The sauce ingredients are the same you would use in a basic udon soup, check out the recipe Francesca, from SicilySelfies kindly gave me the other day, you’ll find it at the Vietnamese Pho Chay post comments.

Prepare those chopsticks and let’s dig in!

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Hungarian Gulyás (Goulash) – The Stew(ish) Soup

Gulyás (aka Goulash) is the Hungarian most famous dish celebrity and many of us think of it as a stew, however in Hungary it is also considered and served as a soup. In Budapest I had it both ways: it was more stewish in the Christmas street market and in Hungarian typical food restaurants and more soupy in modern cuisine restaurants. Any Hungarian out there to shed some light on the subject?

Gulyás is usually served along with Csipetkes, small pinched noodles made of flour and eggs very common in Hungarian soups and stews, they are very similar to German Spätzles.

I’m very fond of this dish because it was one of the first “ethnic” recipes I discovered and prepared as a teenager; I recall I even made the Csipetkes to go with it from scratch and serve it to my family that always supported me in my cooking adventures.

The key to a tasty Gulyás is a good paprika much more than the beef cut or anything else on the recipe, so arm yourself with your paprika and let’s cook!

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Korean Spicy Beef Soup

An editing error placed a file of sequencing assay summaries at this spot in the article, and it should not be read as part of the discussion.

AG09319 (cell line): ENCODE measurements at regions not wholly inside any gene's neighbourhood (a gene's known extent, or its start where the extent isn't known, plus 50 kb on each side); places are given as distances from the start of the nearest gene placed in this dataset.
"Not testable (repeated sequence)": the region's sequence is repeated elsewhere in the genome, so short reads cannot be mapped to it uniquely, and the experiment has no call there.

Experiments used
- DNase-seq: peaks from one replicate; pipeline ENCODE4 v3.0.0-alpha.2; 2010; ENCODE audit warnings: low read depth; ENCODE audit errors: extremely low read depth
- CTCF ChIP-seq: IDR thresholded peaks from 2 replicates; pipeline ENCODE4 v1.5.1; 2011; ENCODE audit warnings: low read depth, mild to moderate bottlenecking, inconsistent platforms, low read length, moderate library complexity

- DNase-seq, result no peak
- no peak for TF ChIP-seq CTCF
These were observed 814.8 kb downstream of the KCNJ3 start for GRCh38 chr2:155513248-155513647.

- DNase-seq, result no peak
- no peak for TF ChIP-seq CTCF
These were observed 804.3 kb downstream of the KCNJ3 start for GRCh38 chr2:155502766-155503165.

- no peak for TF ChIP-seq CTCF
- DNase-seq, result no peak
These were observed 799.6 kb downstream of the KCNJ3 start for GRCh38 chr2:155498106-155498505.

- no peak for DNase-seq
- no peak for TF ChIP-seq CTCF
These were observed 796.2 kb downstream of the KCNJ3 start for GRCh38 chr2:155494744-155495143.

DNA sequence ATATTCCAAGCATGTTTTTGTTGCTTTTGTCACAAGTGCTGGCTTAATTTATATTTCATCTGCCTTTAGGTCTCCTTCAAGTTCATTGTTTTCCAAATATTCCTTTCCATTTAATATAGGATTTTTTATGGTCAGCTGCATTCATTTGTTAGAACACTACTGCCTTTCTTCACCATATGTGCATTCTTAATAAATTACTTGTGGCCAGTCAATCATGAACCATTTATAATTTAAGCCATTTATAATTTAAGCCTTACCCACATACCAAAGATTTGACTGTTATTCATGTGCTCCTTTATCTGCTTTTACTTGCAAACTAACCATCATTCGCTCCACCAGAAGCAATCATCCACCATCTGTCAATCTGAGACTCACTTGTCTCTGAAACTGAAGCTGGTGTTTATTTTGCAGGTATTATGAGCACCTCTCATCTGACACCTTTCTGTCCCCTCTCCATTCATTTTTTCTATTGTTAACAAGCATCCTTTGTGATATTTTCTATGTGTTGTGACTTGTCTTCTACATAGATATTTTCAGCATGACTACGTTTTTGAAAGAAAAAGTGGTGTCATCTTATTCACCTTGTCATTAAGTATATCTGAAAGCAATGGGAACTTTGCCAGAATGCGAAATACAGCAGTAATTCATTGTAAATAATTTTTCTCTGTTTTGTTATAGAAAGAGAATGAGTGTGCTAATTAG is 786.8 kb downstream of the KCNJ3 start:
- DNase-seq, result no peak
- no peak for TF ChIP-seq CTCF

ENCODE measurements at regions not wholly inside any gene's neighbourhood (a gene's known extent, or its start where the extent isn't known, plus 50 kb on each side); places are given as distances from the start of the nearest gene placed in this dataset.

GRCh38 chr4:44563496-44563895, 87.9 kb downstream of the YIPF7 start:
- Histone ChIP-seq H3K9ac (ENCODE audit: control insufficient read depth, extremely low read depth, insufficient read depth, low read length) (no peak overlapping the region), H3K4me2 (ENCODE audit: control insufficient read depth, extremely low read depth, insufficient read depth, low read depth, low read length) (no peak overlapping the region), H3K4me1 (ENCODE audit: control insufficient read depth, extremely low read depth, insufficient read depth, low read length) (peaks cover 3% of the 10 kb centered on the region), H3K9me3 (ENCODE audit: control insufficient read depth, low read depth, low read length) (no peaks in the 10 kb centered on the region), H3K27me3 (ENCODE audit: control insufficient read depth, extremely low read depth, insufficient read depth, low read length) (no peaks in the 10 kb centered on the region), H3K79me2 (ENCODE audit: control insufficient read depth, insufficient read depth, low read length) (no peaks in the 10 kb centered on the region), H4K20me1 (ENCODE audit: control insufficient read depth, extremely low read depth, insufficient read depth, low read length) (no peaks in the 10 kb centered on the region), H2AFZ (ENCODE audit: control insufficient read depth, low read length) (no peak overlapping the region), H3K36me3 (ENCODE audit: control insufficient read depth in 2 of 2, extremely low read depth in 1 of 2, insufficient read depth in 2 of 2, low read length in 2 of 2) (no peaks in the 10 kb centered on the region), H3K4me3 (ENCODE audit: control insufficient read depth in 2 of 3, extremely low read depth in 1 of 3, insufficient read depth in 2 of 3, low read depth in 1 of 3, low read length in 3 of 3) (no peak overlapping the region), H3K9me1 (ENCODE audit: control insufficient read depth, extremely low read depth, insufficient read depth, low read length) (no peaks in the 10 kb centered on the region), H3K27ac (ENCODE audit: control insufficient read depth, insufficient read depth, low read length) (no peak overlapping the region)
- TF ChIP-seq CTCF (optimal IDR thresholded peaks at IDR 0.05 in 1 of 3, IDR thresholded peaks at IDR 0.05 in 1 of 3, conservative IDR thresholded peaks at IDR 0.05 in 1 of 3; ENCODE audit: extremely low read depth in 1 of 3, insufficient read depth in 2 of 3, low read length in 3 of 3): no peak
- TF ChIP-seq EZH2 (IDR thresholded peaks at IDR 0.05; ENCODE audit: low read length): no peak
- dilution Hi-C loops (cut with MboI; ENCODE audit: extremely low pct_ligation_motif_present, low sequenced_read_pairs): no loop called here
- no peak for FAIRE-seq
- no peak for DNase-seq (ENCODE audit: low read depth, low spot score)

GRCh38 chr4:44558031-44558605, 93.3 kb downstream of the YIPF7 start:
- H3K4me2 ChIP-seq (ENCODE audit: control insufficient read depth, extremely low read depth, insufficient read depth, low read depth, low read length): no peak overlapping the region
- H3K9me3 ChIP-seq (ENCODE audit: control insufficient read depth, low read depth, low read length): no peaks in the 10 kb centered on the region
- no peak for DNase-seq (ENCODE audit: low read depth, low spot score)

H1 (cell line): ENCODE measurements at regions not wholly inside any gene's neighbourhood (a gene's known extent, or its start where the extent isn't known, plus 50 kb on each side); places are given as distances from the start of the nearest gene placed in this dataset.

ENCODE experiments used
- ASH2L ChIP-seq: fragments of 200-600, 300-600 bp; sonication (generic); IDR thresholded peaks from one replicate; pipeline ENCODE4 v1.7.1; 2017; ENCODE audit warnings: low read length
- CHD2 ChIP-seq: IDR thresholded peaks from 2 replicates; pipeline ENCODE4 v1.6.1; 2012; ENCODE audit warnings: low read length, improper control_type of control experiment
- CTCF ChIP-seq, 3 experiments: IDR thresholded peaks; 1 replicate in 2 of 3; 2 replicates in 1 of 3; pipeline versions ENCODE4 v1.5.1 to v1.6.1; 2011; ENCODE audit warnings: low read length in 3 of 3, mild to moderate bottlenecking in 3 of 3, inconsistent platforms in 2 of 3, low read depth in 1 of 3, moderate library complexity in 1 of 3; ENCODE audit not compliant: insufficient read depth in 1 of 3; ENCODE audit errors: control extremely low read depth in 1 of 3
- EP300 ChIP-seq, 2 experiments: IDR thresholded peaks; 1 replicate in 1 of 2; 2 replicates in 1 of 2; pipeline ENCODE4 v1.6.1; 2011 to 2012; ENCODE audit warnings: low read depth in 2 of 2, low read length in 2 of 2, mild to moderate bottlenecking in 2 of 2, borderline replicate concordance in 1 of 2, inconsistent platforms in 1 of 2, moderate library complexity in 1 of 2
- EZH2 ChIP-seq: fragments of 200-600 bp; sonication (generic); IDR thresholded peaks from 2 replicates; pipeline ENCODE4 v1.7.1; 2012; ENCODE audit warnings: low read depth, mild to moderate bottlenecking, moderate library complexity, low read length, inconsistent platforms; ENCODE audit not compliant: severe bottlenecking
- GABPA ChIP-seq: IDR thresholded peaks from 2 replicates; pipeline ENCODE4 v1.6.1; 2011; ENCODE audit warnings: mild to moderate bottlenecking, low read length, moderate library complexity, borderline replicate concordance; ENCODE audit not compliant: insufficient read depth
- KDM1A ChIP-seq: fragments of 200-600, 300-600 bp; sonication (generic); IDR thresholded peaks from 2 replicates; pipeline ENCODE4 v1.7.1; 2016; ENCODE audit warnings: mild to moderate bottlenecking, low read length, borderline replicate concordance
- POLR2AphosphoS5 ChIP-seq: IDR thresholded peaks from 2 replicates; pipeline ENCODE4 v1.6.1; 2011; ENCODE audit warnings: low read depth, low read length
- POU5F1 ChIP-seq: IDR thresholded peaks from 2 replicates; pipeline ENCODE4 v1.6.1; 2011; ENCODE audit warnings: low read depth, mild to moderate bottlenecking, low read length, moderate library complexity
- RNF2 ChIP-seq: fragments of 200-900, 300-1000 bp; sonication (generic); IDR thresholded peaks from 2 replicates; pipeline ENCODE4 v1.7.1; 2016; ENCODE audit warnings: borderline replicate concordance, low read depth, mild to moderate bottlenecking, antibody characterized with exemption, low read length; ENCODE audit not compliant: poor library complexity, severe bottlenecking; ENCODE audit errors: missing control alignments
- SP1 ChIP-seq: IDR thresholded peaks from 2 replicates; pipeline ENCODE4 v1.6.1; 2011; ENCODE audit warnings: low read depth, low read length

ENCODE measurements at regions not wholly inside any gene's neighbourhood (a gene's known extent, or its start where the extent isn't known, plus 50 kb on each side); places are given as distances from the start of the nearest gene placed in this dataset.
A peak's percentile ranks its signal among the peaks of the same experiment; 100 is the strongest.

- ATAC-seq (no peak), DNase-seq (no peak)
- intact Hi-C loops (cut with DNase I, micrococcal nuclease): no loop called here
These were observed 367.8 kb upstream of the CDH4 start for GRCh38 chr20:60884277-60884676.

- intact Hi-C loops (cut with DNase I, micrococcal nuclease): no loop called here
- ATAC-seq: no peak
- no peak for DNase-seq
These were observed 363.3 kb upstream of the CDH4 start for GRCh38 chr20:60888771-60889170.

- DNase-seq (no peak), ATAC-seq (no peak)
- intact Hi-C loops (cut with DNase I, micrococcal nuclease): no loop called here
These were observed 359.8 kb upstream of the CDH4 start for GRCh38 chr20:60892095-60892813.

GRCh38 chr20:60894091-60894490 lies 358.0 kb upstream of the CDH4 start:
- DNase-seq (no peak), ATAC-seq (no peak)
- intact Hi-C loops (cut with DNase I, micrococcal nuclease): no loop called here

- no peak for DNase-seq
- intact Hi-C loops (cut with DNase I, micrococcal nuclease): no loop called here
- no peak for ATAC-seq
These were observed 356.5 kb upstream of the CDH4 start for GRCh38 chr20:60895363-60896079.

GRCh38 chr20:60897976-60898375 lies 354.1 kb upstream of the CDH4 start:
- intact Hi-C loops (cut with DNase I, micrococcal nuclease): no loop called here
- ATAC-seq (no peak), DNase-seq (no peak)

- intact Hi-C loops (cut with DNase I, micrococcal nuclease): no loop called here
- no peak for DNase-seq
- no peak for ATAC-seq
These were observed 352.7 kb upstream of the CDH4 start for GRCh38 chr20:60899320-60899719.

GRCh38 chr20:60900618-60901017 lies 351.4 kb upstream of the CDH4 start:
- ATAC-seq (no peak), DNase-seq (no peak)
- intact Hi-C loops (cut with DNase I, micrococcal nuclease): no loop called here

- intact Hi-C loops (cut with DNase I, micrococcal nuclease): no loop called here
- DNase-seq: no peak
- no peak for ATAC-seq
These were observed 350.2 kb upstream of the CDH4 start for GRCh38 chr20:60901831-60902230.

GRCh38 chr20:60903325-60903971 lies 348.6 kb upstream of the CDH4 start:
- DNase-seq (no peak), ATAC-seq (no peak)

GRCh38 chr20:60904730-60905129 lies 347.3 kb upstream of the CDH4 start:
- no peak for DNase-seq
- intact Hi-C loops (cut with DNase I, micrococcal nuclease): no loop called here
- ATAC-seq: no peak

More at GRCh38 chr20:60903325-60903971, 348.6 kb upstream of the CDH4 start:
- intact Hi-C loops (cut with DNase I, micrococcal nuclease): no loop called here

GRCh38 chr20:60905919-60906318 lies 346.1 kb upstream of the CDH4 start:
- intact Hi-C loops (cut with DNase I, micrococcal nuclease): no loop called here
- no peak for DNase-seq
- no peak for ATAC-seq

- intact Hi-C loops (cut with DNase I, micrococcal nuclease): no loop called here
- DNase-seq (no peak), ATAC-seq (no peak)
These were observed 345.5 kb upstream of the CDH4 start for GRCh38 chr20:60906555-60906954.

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It’s time for a Korean Soup! I’ve got my inspiration for this recipe from Aeri’s Kitchen. I used the common base ingredients in most of her soups and combined them with the ones in my fridge and was really happy with the outcome.

I think is pretty obvious just by taking a look at this blog that I have a taste for Asian food and Korean is not an exception, I love it too!  I’ve been to some random Korean restaurants (outside Korea, which I’ve never been to yet) that I would like to recommend in case you happen to visit or live in any of these cities: The Seoul House Korean Restaurant in Budapest, at the Buda side of the Danube (1011 Budapest Fő utca 8) serves great Korean food with a very attentive service in a very peculiar ambiance decorated with the 1988 Seoul Olympics theme and the Restaurant Coréen Kim in Strasbourg (5, place de l’Hôpital, Strasbourg, 67000) with an excellent varied menu.

Unfortunately I don’t have any Korean restaurant nearby, but luckily there are very generous bloggers out there to help me cook some nice Korean food when I fancy it. In this recipe I used the local veggies available since  I don’t have access to Korean vegetables and mushrooms, but if you do, switch them freely. Also, you can easily make it non-spicy if desired and change the kind of meat according to what you have at hand and even add some noodles.